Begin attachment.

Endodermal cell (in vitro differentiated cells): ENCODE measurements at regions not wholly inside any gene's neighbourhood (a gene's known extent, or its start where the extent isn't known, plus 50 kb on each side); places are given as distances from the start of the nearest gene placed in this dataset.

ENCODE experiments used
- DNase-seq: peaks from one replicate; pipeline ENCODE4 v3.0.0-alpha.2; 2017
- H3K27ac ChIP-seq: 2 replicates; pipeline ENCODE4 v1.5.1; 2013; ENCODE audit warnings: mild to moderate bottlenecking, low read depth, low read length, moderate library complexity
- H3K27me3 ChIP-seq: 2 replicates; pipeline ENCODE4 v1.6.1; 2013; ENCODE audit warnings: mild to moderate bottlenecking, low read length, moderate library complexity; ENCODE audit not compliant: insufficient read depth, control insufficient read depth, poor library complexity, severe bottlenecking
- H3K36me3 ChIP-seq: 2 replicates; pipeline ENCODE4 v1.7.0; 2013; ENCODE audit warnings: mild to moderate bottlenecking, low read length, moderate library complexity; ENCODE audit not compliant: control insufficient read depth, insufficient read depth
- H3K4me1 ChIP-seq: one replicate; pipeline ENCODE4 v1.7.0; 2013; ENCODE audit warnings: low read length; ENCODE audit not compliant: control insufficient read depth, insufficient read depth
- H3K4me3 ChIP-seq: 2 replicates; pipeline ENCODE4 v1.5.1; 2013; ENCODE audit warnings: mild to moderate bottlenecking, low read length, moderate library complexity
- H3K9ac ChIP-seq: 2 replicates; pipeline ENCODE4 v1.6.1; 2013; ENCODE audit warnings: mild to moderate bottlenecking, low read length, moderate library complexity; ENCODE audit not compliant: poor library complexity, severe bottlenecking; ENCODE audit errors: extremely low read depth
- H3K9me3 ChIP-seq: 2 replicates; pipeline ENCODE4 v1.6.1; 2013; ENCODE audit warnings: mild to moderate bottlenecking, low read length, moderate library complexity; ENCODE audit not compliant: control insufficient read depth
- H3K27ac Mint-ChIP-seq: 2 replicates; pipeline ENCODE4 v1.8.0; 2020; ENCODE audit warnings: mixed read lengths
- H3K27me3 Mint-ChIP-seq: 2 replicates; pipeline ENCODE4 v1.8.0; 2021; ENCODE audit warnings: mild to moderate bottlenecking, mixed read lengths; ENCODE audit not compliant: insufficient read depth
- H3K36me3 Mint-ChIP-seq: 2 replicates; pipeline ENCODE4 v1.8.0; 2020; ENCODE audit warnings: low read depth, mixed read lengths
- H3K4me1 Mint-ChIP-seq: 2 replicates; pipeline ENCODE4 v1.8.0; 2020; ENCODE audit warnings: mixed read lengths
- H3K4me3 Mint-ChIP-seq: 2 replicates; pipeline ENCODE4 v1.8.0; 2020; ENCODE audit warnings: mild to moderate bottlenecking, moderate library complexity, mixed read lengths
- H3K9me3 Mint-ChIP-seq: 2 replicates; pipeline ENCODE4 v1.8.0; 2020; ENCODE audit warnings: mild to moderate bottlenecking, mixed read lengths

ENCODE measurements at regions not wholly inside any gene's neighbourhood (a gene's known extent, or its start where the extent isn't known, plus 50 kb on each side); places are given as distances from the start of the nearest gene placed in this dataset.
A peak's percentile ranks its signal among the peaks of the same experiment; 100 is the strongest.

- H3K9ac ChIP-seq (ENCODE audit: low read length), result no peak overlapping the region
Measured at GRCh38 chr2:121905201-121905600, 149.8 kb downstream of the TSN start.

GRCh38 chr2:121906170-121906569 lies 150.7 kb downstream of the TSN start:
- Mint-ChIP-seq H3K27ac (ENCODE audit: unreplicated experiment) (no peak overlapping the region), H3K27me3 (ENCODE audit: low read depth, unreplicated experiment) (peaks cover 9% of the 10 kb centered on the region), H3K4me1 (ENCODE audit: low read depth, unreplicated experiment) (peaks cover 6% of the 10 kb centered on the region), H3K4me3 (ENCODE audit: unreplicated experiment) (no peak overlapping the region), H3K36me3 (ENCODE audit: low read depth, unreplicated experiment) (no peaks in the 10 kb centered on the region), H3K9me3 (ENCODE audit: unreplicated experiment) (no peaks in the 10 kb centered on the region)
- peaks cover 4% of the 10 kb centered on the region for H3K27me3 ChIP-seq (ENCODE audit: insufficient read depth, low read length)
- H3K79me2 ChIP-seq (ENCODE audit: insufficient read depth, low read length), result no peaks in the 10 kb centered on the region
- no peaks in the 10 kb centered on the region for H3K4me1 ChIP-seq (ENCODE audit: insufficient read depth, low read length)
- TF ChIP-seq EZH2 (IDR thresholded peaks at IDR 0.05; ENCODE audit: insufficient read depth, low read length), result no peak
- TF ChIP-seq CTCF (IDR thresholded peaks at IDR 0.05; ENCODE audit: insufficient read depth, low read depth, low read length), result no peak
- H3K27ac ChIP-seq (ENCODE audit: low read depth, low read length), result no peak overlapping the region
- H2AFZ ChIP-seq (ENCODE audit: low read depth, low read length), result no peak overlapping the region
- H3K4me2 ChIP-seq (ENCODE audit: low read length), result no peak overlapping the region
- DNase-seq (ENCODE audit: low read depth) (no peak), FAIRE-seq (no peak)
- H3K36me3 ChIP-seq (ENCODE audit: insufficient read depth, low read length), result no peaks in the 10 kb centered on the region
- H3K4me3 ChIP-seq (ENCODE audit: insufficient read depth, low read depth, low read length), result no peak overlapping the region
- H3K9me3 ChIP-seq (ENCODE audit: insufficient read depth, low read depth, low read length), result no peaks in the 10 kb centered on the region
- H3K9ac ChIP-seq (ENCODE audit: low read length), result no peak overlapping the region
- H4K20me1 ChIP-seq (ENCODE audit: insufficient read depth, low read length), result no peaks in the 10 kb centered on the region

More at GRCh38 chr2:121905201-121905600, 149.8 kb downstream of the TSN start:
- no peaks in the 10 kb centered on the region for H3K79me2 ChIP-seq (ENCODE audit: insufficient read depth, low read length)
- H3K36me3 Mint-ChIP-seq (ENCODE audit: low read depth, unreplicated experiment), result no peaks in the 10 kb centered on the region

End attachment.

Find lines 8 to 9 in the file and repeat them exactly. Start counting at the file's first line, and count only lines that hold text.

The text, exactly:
- H3K4me3 ChIP-seq: 2 replicates; pipeline ENCODE4 v1.5.1; 2013; ENCODE audit warnings: mild to moderate bottlenecking, low read length, moderate library complexity
- H3K9ac ChIP-seq: 2 replicates; pipeline ENCODE4 v1.6.1; 2013; ENCODE audit warnings: mild to moderate bottlenecking, low read length, moderate library complexity; ENCODE audit not compliant: poor library complexity, severe bottlenecking; ENCODE audit errors: extremely low read depth